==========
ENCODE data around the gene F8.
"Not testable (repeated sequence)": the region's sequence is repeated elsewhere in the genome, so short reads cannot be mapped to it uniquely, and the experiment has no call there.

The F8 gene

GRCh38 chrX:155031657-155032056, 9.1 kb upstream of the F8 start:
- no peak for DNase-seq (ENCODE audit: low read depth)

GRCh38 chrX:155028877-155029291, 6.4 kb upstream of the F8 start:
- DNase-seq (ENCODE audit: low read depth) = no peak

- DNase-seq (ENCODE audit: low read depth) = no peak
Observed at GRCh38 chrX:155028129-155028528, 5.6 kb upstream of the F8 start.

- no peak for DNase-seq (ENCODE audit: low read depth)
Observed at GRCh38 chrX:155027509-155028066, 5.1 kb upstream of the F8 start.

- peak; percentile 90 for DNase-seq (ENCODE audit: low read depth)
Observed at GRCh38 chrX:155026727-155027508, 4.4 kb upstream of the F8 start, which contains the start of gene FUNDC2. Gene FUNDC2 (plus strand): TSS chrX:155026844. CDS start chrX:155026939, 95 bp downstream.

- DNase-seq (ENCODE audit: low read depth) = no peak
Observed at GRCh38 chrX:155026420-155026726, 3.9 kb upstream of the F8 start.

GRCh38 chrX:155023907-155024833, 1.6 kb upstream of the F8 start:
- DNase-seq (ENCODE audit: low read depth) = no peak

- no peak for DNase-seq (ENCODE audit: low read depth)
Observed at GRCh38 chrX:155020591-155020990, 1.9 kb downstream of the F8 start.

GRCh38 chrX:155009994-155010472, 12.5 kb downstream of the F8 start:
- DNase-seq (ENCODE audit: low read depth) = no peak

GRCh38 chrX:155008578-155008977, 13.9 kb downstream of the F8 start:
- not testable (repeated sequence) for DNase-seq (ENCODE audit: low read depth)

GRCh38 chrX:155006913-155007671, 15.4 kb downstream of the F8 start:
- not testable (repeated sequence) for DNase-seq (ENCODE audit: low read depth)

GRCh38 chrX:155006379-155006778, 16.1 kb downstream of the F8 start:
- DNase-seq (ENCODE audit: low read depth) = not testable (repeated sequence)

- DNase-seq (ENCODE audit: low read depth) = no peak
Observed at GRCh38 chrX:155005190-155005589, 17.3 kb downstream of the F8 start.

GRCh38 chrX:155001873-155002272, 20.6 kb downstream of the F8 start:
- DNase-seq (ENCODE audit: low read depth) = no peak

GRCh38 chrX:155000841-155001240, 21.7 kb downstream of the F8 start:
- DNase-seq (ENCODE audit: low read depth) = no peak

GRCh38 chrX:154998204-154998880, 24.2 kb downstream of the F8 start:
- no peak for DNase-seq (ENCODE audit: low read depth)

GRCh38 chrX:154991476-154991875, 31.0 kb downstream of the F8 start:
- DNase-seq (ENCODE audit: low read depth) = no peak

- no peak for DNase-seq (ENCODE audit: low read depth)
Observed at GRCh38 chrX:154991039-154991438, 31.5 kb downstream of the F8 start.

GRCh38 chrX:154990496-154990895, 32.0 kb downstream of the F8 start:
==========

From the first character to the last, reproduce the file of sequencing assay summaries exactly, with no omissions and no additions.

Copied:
ENCODE data around the gene F8.
"Not testable (repeated sequence)": the region's sequence is repeated elsewhere in the genome, so short reads cannot be mapped to it uniquely, and the experiment has no call there.

The F8 gene

GRCh38 chrX:155031657-155032056, 9.1 kb upstream of the F8 start:
- no peak for DNase-seq (ENCODE audit: low read depth)

GRCh38 chrX:155028877-155029291, 6.4 kb upstream of the F8 start:
- DNase-seq (ENCODE audit: low read depth) = no peak

- DNase-seq (ENCODE audit: low read depth) = no peak
Observed at GRCh38 chrX:155028129-155028528, 5.6 kb upstream of the F8 start.

- no peak for DNase-seq (ENCODE audit: low read depth)
Observed at GRCh38 chrX:155027509-155028066, 5.1 kb upstream of the F8 start.

- peak; percentile 90 for DNase-seq (ENCODE audit: low read depth)
Observed at GRCh38 chrX:155026727-155027508, 4.4 kb upstream of the F8 start, which contains the start of gene FUNDC2. Gene FUNDC2 (plus strand): TSS chrX:155026844. CDS start chrX:155026939, 95 bp downstream.

- DNase-seq (ENCODE audit: low read depth) = no peak
Observed at GRCh38 chrX:155026420-155026726, 3.9 kb upstream of the F8 start.

GRCh38 chrX:155023907-155024833, 1.6 kb upstream of the F8 start:
- DNase-seq (ENCODE audit: low read depth) = no peak

- no peak for DNase-seq (ENCODE audit: low read depth)
Observed at GRCh38 chrX:155020591-155020990, 1.9 kb downstream of the F8 start.

GRCh38 chrX:155009994-155010472, 12.5 kb downstream of the F8 start:
- DNase-seq (ENCODE audit: low read depth) = no peak

GRCh38 chrX:155008578-155008977, 13.9 kb downstream of the F8 start:
- not testable (repeated sequence) for DNase-seq (ENCODE audit: low read depth)

GRCh38 chrX:155006913-155007671, 15.4 kb downstream of the F8 start:
- not testable (repeated sequence) for DNase-seq (ENCODE audit: low read depth)

GRCh38 chrX:155006379-155006778, 16.1 kb downstream of the F8 start:
- DNase-seq (ENCODE audit: low read depth) = not testable (repeated sequence)

- DNase-seq (ENCODE audit: low read depth) = no peak
Observed at GRCh38 chrX:155005190-155005589, 17.3 kb downstream of the F8 start.

GRCh38 chrX:155001873-155002272, 20.6 kb downstream of the F8 start:
- DNase-seq (ENCODE audit: low read depth) = no peak

GRCh38 chrX:155000841-155001240, 21.7 kb downstream of the F8 start:
- DNase-seq (ENCODE audit: low read depth) = no peak

GRCh38 chrX:154998204-154998880, 24.2 kb downstream of the F8 start:
- no peak for DNase-seq (ENCODE audit: low read depth)

GRCh38 chrX:154991476-154991875, 31.0 kb downstream of the F8 start:
- DNase-seq (ENCODE audit: low read depth) = no peak

- no peak for DNase-seq (ENCODE audit: low read depth)
Observed at GRCh38 chrX:154991039-154991438, 31.5 kb downstream of the F8 start.

GRCh38 chrX:154990496-154990895, 32.0 kb downstream of the F8 start: